"In a global health crisis, the world is only as strong as its weakest health system." Where is ACCESS to HEALTH INFORMATION weakest? (4)

22 May, 2020

Thank you Julie.

We want to answer your questions:

1) are those who have poorest access to health information represented directly or indirectly here on HIFA - and if not, how can we make sure they are?

Answer: I think that most members of HIFA who come from or are in LMICs can be said to 'represent' those with 'poorest access to health information'. Five months into the COVID-19 Pandemic with daily briefings by National Governments of African countries, like Nigeria is still wide spread ignorance amongst the population about COVID-19 and whether it exists at all. Many feel that it (Covid19) is a 'scam' by their government 'to make money through new drugs and vaccination' (Anodectal information)! The reason is that before COVID-19 pandemic governance was very poor and not transparent. Most of the population had no trust in their governments and so far the messaging on Covid-19 has been limited to capital cities and Tertiary Hospitals in those cities, not reaching rural communities. Confidence and Trust need to be built urgently.

2) Also, how do we measure strength/weakness in access to health information? What are the indices for access to health information - do they exist? And if so, are we all aware of them?

Answer: The measurement of strengths/weaknesses of access; indices of access; and whether members are aware, calls for well designed studies by members possibly with other local groups that share the HIFA vision. During this covid-19 pandemic, such studies to obtain data to answer this question can be part of and should take place during the Response in each country. The HIFA Country Representatives who have done so well so far can work with members in doing the study. The best time is as the country response expands to rural communities and the PHC and Secondary care levels. HIFA members can engage their country's covid-19 response team to gain permission to explore the opportunities for the study. The various Country Representatives are well placed to give support.. On our part we (HRIWA) are looking to do it in Nigeria.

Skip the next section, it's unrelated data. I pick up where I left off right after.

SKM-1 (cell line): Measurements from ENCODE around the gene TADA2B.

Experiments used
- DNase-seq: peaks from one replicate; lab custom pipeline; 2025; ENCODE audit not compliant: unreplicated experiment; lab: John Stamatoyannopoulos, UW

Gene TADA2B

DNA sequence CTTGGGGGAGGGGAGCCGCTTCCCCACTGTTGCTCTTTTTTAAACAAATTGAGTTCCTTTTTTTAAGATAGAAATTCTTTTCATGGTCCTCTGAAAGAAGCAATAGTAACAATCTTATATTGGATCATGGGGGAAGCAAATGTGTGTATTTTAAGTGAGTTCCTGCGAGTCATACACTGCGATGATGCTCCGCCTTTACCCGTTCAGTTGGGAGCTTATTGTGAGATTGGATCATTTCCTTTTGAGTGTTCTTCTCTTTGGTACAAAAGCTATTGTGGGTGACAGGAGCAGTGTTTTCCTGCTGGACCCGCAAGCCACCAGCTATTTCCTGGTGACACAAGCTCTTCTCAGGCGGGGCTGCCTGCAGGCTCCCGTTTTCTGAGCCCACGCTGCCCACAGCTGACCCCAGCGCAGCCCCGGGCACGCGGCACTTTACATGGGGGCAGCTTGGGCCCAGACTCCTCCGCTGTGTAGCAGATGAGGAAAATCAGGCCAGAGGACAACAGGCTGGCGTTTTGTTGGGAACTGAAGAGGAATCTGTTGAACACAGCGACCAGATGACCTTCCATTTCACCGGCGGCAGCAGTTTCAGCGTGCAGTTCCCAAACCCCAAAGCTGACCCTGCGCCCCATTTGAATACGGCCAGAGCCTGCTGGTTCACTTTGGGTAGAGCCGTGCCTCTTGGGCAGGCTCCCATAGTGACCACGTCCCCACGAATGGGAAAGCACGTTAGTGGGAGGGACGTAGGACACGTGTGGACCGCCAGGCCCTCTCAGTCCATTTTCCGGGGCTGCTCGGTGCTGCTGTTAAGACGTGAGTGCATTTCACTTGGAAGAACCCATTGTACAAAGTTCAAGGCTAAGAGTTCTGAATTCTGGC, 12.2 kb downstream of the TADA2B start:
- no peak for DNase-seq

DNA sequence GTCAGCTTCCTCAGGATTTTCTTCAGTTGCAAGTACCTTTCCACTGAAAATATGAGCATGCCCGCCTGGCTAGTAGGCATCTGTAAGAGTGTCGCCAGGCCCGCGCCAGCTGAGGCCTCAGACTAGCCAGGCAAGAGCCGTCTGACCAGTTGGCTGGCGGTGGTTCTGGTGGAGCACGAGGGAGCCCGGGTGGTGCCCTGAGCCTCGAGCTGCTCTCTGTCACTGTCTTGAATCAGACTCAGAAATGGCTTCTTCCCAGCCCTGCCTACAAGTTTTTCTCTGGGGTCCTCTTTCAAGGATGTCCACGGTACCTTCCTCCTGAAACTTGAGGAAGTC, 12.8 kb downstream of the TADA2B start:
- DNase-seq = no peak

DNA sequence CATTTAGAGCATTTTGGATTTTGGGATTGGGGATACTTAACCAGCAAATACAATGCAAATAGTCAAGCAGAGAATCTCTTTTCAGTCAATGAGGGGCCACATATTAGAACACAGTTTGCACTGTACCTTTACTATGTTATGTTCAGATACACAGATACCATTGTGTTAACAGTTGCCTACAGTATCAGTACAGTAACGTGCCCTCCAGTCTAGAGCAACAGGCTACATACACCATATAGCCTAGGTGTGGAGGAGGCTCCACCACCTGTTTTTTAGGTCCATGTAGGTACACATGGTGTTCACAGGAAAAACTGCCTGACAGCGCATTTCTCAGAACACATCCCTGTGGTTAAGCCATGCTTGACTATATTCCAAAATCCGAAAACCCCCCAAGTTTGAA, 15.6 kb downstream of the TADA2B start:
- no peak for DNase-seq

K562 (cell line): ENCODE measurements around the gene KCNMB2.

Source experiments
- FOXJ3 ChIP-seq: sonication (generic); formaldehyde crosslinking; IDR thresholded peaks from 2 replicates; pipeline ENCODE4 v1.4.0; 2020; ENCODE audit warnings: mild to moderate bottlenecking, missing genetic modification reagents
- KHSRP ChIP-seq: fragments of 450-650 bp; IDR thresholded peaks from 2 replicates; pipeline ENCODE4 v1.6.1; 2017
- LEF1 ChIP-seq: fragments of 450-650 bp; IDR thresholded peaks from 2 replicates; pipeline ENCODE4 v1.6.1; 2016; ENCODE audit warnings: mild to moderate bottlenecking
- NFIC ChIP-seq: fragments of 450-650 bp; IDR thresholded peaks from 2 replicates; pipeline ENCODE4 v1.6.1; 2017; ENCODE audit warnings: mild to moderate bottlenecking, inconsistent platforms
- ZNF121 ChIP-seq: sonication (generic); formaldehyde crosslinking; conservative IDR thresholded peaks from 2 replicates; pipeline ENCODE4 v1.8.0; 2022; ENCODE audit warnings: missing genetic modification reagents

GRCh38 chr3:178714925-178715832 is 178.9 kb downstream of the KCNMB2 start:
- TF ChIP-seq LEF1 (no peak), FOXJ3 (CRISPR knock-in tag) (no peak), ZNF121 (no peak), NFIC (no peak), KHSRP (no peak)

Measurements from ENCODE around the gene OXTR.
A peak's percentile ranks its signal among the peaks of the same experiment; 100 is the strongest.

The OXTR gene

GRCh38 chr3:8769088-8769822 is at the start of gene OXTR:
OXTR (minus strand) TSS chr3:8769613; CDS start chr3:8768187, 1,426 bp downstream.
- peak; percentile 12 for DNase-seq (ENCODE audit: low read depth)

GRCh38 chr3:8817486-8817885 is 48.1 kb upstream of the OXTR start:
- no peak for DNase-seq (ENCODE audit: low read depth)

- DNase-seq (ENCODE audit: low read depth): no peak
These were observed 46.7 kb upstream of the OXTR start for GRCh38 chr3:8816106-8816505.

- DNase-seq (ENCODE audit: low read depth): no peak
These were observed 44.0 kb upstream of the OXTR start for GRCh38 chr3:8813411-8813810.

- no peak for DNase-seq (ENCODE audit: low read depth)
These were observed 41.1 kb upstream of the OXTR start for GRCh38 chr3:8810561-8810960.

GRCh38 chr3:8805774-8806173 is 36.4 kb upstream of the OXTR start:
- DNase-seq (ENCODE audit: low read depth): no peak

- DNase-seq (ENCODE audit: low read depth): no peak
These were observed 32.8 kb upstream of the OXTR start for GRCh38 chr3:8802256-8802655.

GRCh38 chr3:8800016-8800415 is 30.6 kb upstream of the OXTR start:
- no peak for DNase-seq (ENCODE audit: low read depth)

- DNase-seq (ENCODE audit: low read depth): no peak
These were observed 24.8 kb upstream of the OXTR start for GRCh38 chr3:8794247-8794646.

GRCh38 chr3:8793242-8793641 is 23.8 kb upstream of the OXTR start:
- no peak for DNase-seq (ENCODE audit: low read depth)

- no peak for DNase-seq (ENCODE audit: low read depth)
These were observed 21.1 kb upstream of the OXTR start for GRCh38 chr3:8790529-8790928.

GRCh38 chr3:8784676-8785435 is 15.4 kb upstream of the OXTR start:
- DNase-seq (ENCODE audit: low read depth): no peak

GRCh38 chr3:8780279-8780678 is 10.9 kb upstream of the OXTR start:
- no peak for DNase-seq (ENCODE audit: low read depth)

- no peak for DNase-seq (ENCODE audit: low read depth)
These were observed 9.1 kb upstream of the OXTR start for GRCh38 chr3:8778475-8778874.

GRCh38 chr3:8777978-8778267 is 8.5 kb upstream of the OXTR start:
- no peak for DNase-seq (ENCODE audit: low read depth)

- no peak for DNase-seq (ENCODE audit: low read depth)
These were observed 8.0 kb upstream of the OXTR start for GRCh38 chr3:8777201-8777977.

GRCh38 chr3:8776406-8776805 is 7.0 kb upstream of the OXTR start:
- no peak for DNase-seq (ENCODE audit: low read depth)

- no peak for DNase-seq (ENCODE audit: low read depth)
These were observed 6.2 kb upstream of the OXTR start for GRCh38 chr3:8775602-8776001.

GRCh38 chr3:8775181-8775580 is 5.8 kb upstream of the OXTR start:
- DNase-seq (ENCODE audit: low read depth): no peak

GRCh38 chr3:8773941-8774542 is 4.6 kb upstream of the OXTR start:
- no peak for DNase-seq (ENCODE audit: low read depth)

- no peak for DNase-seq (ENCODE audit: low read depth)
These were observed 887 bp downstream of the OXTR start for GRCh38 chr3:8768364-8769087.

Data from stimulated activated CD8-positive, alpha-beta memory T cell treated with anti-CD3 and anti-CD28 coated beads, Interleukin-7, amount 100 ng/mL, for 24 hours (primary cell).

Joseph Ana.


@Health Resources International (HRI) WA.

National Implementing Organisation: 12-Pillar Clinical Governance

National Standards and Quality Monitor and Assessor

National Implementing Organisation: PACK Nigeria Programme for PHC

Publisher: Medical and Health Journals; Books and Periodicals.

Nigeria: 8 Amaku Street, State Housing & 20 Eta Agbor Road, Calabar.

Tel: +234 (0) 8063600642

Website: www.hriwestafrica.com email: jneana@yahoo.co.uk ; hriwestafrica@gmail.com

Joseph Ana.

HIFA profile: Joseph Ana is the Lead Consultant and Trainer at the Africa Centre for Clinical Governance Research and Patient Safety in Calabar, Nigeria. In 2015 he won the NMA Award of Excellence for establishing 12-Pillar Clinical Governance, Quality and Safety initiative in Nigeria. He has been the pioneer Chairman of the Nigerian Medical Association (NMA) National Committee on Clinical Governance and Research since 2012. He is also Chairman of the Quality & Performance subcommittee of the Technical Working Group for the implementation of the Nigeria Health Act. He is a pioneer Trustee-Director of the NMF (Nigerian Medical Forum) which took the BMJ to West Africa in 1995. He is particularly interested in strengthening health systems for quality and safety in LMICs. He has written Five books on the 12-Pillar Clinical Governance for LMICs, including a TOOLS for Implementation. He established the Department of Clinical Governance, Servicom & e-health in the Cross River State Ministry of Health, Nigeria in 2007. Website: www.hriwestafrica.com Joseph is a member of the HIFA Steering Group and the HIFA working group on Community Health Workers.



Email: jneana AT yahoo.co.uk